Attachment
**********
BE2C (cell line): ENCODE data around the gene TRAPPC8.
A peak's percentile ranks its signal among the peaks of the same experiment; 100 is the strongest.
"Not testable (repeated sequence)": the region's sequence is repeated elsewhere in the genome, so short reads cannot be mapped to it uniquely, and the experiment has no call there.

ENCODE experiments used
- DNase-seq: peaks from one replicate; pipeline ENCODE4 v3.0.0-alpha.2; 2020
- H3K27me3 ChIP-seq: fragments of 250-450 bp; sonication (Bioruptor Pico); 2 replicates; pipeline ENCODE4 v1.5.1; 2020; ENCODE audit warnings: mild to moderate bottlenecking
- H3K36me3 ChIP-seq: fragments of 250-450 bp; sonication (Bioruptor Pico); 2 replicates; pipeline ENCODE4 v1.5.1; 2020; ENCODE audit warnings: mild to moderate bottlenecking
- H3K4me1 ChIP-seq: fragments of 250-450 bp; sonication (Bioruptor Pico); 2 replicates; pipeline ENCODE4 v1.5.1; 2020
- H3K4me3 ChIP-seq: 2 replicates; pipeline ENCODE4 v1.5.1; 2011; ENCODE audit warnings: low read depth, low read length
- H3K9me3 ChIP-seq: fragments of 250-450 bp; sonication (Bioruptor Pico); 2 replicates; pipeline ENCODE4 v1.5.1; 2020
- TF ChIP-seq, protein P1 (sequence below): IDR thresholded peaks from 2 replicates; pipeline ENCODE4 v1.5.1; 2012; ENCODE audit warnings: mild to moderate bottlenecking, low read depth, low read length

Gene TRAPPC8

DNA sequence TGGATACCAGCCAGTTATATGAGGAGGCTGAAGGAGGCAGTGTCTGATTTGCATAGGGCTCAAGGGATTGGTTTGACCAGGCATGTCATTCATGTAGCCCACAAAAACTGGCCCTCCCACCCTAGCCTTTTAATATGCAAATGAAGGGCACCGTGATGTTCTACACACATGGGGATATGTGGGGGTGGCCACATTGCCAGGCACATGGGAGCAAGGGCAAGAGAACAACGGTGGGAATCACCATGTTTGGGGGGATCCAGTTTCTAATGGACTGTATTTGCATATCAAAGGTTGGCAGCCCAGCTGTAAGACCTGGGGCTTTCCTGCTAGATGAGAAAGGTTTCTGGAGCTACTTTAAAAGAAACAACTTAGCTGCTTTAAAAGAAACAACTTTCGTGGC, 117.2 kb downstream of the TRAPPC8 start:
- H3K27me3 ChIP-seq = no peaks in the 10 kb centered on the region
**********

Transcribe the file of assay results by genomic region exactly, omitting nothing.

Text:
BE2C (cell line): ENCODE data around the gene TRAPPC8.
A peak's percentile ranks its signal among the peaks of the same experiment; 100 is the strongest.
"Not testable (repeated sequence)": the region's sequence is repeated elsewhere in the genome, so short reads cannot be mapped to it uniquely, and the experiment has no call there.

ENCODE experiments used
- DNase-seq: peaks from one replicate; pipeline ENCODE4 v3.0.0-alpha.2; 2020
- H3K27me3 ChIP-seq: fragments of 250-450 bp; sonication (Bioruptor Pico); 2 replicates; pipeline ENCODE4 v1.5.1; 2020; ENCODE audit warnings: mild to moderate bottlenecking
- H3K36me3 ChIP-seq: fragments of 250-450 bp; sonication (Bioruptor Pico); 2 replicates; pipeline ENCODE4 v1.5.1; 2020; ENCODE audit warnings: mild to moderate bottlenecking
- H3K4me1 ChIP-seq: fragments of 250-450 bp; sonication (Bioruptor Pico); 2 replicates; pipeline ENCODE4 v1.5.1; 2020
- H3K4me3 ChIP-seq: 2 replicates; pipeline ENCODE4 v1.5.1; 2011; ENCODE audit warnings: low read depth, low read length
- H3K9me3 ChIP-seq: fragments of 250-450 bp; sonication (Bioruptor Pico); 2 replicates; pipeline ENCODE4 v1.5.1; 2020
- TF ChIP-seq, protein P1 (sequence below): IDR thresholded peaks from 2 replicates; pipeline ENCODE4 v1.5.1; 2012; ENCODE audit warnings: mild to moderate bottlenecking, low read depth, low read length

Gene TRAPPC8

DNA sequence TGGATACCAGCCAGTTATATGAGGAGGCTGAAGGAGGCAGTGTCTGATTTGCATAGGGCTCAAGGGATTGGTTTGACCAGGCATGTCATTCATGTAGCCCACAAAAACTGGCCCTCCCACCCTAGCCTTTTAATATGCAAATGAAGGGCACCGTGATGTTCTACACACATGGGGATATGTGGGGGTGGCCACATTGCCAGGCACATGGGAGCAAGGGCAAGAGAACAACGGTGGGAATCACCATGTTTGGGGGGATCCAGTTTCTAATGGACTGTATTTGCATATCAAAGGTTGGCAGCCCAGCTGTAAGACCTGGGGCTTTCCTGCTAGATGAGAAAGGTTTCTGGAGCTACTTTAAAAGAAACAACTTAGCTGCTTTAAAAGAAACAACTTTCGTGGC, 117.2 kb downstream of the TRAPPC8 start:
- H3K27me3 ChIP-seq = no peaks in the 10 kb centered on the region